Football fans will down 3.4 million beers in pubs and bars watching England take on Scotland at the Euros but have been told: no booing, singing or cheering.

Despite the drama of football’s oldest rivals meeting for the first time at a tournament since 1996, landlords face £1,000 Covid fines if crowds go wild.

Bar owner Leon Kelly, who invested in a 96-seat marquee with big screens, was visited by council licensing officers who told him fans must be quiet, stay seated and wear masks if they get up from their seats.

‘How on earth am I supposed to do that? Do I pause when someone’s about to take a shot and warn everyone to be quiet?’

Mr Kelly, owner of Level One in Darwen, told the officers he had ‘no chance’ of stopping cheering. He added: ‘I told them, just give me the fine now.’

Gary Johnston, Blackburn and Darwen’s council’s lead for environment and public protection, said ‘singing and shouting’ risked transmitting Covid as the marquee was partially enclosed.

He warned: ‘A clear failure to protect staff and customers could potentially lead to action under health and safety legislation.’

The department for business urged landlords to adhere to current advice, saying: ‘Public safety must remain our priority.’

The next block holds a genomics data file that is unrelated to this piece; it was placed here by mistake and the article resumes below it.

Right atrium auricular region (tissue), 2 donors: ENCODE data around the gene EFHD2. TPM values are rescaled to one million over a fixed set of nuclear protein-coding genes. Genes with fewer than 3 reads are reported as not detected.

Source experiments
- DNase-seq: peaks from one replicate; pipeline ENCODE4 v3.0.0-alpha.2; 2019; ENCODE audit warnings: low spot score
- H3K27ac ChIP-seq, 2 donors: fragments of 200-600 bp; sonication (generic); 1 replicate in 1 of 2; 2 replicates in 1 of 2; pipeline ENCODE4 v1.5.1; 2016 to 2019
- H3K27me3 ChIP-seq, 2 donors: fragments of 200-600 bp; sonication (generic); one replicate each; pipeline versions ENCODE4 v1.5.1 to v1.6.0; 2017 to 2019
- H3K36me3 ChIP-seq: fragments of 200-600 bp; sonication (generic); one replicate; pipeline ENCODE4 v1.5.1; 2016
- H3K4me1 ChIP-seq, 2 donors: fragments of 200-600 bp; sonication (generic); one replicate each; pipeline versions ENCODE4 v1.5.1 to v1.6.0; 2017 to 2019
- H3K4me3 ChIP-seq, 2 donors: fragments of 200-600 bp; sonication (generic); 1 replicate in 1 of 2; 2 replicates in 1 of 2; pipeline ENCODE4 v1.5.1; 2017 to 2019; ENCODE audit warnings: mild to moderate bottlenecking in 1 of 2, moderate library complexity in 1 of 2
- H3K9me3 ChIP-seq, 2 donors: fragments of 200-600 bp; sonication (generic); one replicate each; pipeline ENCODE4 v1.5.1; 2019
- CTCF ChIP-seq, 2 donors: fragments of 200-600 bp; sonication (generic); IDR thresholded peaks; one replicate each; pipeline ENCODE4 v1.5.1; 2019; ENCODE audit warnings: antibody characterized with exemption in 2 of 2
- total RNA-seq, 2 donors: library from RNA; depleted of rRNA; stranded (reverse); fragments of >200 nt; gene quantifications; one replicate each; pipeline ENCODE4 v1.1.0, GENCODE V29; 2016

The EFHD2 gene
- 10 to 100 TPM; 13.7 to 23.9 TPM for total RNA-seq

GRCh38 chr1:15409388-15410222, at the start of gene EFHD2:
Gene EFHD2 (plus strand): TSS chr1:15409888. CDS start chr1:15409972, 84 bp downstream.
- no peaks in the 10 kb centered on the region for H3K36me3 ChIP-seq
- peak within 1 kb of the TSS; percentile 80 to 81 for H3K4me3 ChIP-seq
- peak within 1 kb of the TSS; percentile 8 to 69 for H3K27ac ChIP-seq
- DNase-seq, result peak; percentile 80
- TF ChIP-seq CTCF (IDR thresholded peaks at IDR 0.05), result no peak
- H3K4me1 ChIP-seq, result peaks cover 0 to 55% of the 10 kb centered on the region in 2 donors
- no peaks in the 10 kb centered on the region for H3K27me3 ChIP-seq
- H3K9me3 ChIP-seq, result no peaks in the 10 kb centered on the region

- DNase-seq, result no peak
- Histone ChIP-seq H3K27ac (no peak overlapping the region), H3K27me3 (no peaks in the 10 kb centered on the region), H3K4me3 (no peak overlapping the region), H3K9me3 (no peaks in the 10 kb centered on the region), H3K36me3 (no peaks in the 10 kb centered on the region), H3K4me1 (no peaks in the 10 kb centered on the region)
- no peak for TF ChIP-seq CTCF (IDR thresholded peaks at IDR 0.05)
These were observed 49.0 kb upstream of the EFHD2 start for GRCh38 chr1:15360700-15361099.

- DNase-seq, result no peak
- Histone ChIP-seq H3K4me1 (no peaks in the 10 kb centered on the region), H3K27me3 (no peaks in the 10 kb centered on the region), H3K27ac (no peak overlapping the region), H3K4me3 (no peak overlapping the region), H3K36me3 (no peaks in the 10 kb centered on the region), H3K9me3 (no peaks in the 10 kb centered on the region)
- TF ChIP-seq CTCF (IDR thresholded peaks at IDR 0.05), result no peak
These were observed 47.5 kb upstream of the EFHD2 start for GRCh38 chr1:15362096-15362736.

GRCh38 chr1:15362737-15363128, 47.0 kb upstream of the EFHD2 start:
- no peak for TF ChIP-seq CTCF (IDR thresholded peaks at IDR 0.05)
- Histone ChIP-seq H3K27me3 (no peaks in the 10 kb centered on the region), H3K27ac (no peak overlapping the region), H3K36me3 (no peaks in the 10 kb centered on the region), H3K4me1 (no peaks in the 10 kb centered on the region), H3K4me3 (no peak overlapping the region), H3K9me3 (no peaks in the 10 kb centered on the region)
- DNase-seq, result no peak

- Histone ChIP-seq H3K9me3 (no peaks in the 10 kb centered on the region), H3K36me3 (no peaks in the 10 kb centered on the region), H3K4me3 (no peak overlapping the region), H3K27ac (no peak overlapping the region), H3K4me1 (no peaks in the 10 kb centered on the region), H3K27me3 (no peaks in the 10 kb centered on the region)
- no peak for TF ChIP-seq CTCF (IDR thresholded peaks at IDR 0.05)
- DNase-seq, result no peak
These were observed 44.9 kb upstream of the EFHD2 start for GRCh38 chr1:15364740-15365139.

Last night, Scotland fans arriving in London for tonight’s Wembley clash sang their adopted anthem Yes Sir, I Can Boogie. England fans will chorus Three Lions at the stadium.

But the ban on singing and cheering in indoor venues came under fire from the British Beer and Pub Association’s chief executive Emma McClarkin, who warned clampdowns would ‘crush the atmosphere’.

The association expects fans to buy 3.4 million pints tonight.

Families watching at home or in small groups outdoors — despite forecast of heavy rain — will give retailers a ‘welcome boost’, the British Retail Consortium said.

Brits will spend an extra £400 million during the Euros, including £189 million on food, £108 million on drink for home and £63 million in pubs and sports bars, The Centre for Retail Research believes.

It comes a tickets for the England vs Scotland clash are being sold at more than 60 times their face value — but they may not even be valid.

Two £60 e-tickets were offered for £7,500 on eBay. The seller said they ‘will be transferred via your email address through the Euro 2020 ticket app as soon as the payment has been received. Can’t go due to baby being due around this week… so too much risk lol.’

A bidding war for another pair hit nearly £2,000.

Uefa allows isolating or sick people transfer tickets to family or friends, but only via its app and said it will cancel illicit resales. eBay has since removed the listings.

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